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Geologists have a few ideas as to how rain affects mountains. But could rain also help mountains grow?

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Click the link in the description to learn more. [ intro ]. On SciShow, we’ve talked about all kinds of big, complicated questions — like what happened at the start of the universe.

But sometimes, the questions that are hardest to answer are actually some of the simplest ones. Like, take mountains. Mountains have a profound impact on the rainfall patterns that shape our weather and climate.

But how does rain affect mountain ranges? It seems like an easy question, but geologists have been debating the answer for more than a century. And some of their ideas aren’t what you’d expect.

Like, what if raindrops actually make mountains grow? If it’s true, the implications could shape how we view the formation of the biggest features on our planet’s surface. And after decades of searching, the final pieces of the puzzle are starting to emerge — thanks to some radiation from space.

Oddly enough, the key to this idea is erosion: the process of wind, water, or ice wearing down a mountain by carrying away small pieces of soil and rock. And intuitively, knocking off bits of a mountain ought to make it smaller. And if erosion were the whole story, that would pretty much be the end of it.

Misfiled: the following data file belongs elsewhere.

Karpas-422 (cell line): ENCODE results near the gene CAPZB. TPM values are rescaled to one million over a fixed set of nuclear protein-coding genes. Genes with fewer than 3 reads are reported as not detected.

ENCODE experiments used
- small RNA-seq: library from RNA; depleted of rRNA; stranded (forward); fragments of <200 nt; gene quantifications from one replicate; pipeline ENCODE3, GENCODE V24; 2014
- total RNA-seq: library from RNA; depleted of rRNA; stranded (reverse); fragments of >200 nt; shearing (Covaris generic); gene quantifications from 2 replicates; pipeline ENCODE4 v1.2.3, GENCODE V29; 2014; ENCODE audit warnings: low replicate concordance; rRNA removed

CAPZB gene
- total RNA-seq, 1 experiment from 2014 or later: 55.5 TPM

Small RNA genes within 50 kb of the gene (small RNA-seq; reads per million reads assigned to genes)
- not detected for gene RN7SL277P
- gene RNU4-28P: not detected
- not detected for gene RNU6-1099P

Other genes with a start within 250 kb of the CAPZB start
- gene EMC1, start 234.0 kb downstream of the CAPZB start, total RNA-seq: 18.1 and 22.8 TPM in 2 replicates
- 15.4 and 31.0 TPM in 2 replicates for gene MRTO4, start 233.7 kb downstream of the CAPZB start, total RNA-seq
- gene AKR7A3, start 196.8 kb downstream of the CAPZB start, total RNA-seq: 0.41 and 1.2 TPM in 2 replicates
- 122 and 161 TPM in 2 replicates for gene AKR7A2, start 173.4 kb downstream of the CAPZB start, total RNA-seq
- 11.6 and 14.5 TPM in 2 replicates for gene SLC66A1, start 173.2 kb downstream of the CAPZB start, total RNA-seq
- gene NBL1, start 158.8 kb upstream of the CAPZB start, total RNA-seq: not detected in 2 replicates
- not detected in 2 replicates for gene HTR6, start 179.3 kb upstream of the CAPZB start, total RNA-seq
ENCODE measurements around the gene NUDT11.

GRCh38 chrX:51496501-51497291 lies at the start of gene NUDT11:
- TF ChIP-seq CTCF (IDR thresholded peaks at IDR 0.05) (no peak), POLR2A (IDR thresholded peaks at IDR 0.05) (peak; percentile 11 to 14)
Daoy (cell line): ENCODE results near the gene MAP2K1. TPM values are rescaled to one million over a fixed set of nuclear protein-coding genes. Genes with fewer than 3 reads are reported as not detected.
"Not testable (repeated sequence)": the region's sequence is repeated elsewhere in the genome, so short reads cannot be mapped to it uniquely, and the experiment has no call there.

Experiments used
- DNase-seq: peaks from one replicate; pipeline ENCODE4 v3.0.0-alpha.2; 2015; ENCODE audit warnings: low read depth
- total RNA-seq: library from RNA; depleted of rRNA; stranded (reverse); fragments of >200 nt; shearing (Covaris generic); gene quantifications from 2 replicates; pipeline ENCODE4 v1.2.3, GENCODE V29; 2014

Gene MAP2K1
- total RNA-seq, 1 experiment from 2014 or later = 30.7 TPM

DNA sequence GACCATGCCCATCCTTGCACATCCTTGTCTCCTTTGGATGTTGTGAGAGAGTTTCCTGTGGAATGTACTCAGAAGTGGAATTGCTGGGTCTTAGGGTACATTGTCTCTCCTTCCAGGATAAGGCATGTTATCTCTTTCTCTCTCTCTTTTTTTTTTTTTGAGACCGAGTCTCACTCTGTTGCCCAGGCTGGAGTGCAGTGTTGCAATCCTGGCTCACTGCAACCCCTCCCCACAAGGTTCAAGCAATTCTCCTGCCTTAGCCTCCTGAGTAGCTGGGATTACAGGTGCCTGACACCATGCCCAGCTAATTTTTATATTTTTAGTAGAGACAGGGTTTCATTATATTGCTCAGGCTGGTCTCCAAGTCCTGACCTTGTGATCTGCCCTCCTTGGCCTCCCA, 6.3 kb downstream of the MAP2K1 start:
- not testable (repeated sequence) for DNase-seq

But that misses the complex effects of plate tectonics. Plate tectonics describes how Earth’s crust is broken into moving chunks. But what matters here is what happens when those pieces come together.

When two plates collide, their edges can get pushed up, creating a mountain range. And erosion can affect that process, both while it’s happening and long after. It all comes down to erosion’s ability to remove material from the mountains— and thus, weight.

See, when mountains get lighter, they act differently. For instance, during the slow collision between plates, lighter plates will experience less friction as slabs of rock slide past each other on their journey upwards. And less friction means the tectonic forces have an easier time pushing the mountain upwards — making a taller mountain.

Then, there’s another factor called isostatic equilibrium. That’s the idea that the tectonic plates are essentially floating on the mantle, and their height is the balance point between gravity pulling down and buoyancy pushing up. Just like how an empty boat sits higher in the water than a fully-loaded one, as mountains are eroded away and become lighter, they can float higher.

So erosion can give an extra lift from below by accelerating the tectonic forces already in motion. Now, it’s worth acknowledging what might seem like an obvious problem with this:. Even if erosion makes a mountain lighter, it seems like wearing away the rock should also make the mountain shorter.